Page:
Chapter of video game history comes to a close, but staff are still hoping for a new beginning.

Monday was a holiday in Japan, and having the day off put a smile on the faces of many across the ordinarily industrious nation. In Tokyo’s Ikebukuro district, though, the mood was bittersweet, since it was also the last day for the Sega Ikebukuro GiGO arcade.

The multi-story complex opened in the summer of 1993, at a time when arcades offered gaming experiences that were leaps and bounds ahead of the technical performance of home consoles or PCs. As time went on, Sega Ikebukuro GiGO did its best to adapt to changing tastes, adding music/rhythm games, UFO catchers, sticker picture booths, and even an entire themed cafe with rotating salutes to anime/game franchises popular with the otaku and fujoshi crowd, who would visit the arcade during shopping trips around Ikebukuro’s numerous specialty shops.

But on Monday, it all came to an end, and Sega Ikebukuro GiGO is now permanently closed.

Sega mascot Sonic was on hand to pose for pictures with fans who came by to pay their respects to the arcade, and he was a busy guy, as gigantic crowds gathered on Sunshine-dori, the street outside the building’s main entrance which is largely closed to vehicle traffic.

Many chose to stick around to the very last moment the arcade was in business, counting down the final seconds until the final closing time.

The blow was somewhat softened by the fact that Sega Ikebukuro GiGO had announced it was going out of business in August, giving fans about a month and a half to sort out their feelings. This also allowed the arcade to turn its last few weeks into a celebration of the shared history between the building and gamers. Crane game players who needed a bag for their prizes, for example, were given commemorative bags with an illustration of the building and the message “Thank you for 28 years” printed on them.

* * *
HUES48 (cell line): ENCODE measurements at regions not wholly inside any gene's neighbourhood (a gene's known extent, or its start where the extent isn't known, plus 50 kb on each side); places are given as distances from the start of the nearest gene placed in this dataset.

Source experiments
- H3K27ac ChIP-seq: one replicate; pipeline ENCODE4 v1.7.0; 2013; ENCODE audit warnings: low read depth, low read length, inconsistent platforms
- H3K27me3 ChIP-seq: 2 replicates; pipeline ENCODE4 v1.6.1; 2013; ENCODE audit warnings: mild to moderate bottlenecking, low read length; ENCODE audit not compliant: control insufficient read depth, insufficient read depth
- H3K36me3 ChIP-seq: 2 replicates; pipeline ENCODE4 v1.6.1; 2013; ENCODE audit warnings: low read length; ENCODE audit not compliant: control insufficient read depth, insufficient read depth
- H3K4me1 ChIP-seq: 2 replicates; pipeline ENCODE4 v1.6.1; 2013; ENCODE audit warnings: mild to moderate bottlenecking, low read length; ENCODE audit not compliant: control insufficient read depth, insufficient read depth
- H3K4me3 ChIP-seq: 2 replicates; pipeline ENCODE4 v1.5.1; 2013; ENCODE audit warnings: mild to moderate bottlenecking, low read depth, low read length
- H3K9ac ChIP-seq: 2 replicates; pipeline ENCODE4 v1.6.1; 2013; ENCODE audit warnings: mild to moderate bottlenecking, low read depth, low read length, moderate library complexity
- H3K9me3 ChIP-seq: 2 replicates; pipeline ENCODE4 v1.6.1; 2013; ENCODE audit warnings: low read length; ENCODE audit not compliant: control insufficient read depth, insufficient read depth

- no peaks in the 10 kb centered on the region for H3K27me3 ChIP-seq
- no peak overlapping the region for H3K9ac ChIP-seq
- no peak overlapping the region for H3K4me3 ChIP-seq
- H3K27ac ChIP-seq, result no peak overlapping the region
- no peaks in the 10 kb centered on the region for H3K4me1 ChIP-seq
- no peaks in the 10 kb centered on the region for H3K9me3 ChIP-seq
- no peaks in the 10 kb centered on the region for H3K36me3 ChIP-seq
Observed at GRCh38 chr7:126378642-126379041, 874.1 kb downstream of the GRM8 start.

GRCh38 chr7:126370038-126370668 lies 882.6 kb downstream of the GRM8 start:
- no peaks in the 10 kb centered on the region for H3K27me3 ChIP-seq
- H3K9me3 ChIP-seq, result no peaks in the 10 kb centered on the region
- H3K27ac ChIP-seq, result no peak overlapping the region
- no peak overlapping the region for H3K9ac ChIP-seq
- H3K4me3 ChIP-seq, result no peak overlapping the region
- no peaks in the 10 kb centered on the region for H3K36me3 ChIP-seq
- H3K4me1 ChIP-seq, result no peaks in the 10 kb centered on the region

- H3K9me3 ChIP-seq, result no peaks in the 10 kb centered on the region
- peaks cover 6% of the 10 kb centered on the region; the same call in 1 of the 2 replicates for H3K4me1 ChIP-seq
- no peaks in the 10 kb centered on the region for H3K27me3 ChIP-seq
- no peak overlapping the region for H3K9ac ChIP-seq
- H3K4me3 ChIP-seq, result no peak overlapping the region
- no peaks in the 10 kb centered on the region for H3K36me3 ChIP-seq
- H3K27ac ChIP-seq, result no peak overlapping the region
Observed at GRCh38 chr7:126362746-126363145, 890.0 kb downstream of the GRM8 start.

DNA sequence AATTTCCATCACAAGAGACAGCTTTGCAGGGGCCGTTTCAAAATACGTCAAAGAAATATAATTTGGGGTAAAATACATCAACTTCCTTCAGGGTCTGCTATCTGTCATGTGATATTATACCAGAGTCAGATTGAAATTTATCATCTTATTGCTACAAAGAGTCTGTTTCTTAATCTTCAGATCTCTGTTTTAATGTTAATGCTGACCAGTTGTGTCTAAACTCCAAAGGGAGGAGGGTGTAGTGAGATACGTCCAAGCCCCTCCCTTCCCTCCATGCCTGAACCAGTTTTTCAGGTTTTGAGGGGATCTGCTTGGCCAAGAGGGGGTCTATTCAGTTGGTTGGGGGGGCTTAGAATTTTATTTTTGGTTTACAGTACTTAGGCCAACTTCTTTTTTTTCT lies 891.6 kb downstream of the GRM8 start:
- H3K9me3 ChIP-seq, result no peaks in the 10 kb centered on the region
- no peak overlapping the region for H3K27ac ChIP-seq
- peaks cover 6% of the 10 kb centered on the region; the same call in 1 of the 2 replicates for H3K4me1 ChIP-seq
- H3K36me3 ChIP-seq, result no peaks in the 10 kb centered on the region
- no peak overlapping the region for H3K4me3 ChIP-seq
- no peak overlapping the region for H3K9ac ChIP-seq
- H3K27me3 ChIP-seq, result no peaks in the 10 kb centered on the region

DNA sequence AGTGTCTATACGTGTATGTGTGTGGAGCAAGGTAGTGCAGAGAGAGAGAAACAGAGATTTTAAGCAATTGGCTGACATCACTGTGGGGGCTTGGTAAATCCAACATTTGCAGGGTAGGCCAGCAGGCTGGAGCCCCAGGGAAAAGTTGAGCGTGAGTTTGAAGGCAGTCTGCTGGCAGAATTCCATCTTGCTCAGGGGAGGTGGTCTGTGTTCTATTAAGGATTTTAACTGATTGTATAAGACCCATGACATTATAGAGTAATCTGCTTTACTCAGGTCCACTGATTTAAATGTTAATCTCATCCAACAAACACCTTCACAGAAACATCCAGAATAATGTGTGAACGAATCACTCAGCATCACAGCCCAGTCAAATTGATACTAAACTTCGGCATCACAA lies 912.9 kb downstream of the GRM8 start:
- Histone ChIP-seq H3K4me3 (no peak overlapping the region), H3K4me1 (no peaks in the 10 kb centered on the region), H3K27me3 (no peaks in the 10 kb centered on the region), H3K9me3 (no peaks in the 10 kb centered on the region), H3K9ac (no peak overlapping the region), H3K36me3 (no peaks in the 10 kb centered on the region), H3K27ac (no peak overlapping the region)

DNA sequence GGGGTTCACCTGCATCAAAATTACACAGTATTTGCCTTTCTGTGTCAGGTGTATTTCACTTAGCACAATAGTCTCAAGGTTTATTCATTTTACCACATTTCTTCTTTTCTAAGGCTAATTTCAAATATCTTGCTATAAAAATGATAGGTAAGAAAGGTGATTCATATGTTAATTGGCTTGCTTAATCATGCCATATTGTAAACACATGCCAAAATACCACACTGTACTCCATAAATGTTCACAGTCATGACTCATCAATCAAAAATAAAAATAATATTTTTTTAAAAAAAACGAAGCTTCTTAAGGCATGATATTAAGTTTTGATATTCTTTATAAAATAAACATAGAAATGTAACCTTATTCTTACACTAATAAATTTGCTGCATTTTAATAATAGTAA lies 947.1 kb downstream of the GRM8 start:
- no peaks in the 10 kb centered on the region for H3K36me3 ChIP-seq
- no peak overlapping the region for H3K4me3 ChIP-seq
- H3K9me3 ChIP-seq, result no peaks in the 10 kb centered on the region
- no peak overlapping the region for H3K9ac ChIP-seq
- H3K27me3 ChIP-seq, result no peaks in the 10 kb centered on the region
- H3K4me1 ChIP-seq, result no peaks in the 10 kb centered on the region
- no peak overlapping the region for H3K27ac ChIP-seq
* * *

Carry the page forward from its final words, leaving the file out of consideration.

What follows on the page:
Giant signs bearing the message in Japanese, as well as the arcade’s opening and closing dates (1993.07.21-2021.09.20) were also put up on the building’s exterior.

Following the closure countdown, the arcade’s manager, an openly emotional Mr. Noda, addressed the crowd in a speech that was live-streamed on the official Sega arcade YouTube channel.

Noda began by thanking not only the arcade’s customers for their support over the last 28 years, but also the many people who have worked at Sega Ikebukuro GiGO. “If we could have, I wanted to go on operating the arcade, right here, forever, being able to see everyone’s wonderful smiles” he said, alluding to the many happy moments the facility had been able to provide.

However, while Noda and the staff were here to say goodbye, he made it clear that he has no intention of letting it become goodbye forever. “From tomorrow, Sega will not have an arcade in Ikebukuro, but we believe that the culture of arcades will not disappear,” he asserted, before promising “We will be working hard so that one day we can put up the Sega sign in Ikebukuro again, turn on the lights at a new facility, see you all again, and make new memories together.”

▼ Manager Noda, holding up a sign saying “Our sincere thanks for your patronage of Sega Ikebukuro GiGO over the last 28 years.”

Similar sentiments were expressed by receipts from the arcade’s souvenir shop, which bore the message マタカナラズアイマショウ, “We know we’ll meet each other again someday.”

Then there’s the sign with a timeline of the building’s history, for which “2021: Closed after 28 years and 3 months in business” is only the second-to-last entry, with another line, with the ambiguous date 202_, listed under it and the corresponding event left to be filled in.

Here’s hoping the dream of making a comeback comes true, but for now, at least gamers have a lot of fond Sega Ikebukuro GiGO memories to look back on.

Sources: Twitter, YouTube/@セガのお店公式チャンネル, Jin, Otakomu
Top image: PR Times
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